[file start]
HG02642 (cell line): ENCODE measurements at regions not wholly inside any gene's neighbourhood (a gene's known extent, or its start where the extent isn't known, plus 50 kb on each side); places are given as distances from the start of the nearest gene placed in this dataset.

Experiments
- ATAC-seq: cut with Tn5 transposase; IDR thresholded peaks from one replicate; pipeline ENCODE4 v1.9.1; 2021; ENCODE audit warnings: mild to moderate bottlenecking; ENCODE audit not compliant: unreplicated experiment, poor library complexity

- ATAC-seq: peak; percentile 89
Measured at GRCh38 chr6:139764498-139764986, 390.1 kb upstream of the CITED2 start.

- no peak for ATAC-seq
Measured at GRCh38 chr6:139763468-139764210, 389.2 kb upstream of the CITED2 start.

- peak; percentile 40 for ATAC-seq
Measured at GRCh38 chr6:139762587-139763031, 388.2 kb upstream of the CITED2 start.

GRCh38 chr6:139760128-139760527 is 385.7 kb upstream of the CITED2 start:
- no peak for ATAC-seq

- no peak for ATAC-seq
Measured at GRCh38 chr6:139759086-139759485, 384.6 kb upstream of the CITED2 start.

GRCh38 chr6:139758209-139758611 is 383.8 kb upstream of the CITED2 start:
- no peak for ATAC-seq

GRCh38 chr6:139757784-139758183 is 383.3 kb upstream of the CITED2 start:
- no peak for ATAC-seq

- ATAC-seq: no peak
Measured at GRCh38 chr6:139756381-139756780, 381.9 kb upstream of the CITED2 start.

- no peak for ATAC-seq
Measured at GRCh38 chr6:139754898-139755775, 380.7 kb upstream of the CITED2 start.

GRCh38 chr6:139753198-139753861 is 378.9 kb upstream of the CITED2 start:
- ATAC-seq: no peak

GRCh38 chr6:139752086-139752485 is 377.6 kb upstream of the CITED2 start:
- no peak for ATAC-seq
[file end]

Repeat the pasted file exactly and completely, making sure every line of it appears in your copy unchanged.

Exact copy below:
HG02642 (cell line): ENCODE measurements at regions not wholly inside any gene's neighbourhood (a gene's known extent, or its start where the extent isn't known, plus 50 kb on each side); places are given as distances from the start of the nearest gene placed in this dataset.

Experiments
- ATAC-seq: cut with Tn5 transposase; IDR thresholded peaks from one replicate; pipeline ENCODE4 v1.9.1; 2021; ENCODE audit warnings: mild to moderate bottlenecking; ENCODE audit not compliant: unreplicated experiment, poor library complexity

- ATAC-seq: peak; percentile 89
Measured at GRCh38 chr6:139764498-139764986, 390.1 kb upstream of the CITED2 start.

- no peak for ATAC-seq
Measured at GRCh38 chr6:139763468-139764210, 389.2 kb upstream of the CITED2 start.

- peak; percentile 40 for ATAC-seq
Measured at GRCh38 chr6:139762587-139763031, 388.2 kb upstream of the CITED2 start.

GRCh38 chr6:139760128-139760527 is 385.7 kb upstream of the CITED2 start:
- no peak for ATAC-seq

- no peak for ATAC-seq
Measured at GRCh38 chr6:139759086-139759485, 384.6 kb upstream of the CITED2 start.

GRCh38 chr6:139758209-139758611 is 383.8 kb upstream of the CITED2 start:
- no peak for ATAC-seq

GRCh38 chr6:139757784-139758183 is 383.3 kb upstream of the CITED2 start:
- no peak for ATAC-seq

- ATAC-seq: no peak
Measured at GRCh38 chr6:139756381-139756780, 381.9 kb upstream of the CITED2 start.

- no peak for ATAC-seq
Measured at GRCh38 chr6:139754898-139755775, 380.7 kb upstream of the CITED2 start.

GRCh38 chr6:139753198-139753861 is 378.9 kb upstream of the CITED2 start:
- ATAC-seq: no peak

GRCh38 chr6:139752086-139752485 is 377.6 kb upstream of the CITED2 start:
- no peak for ATAC-seq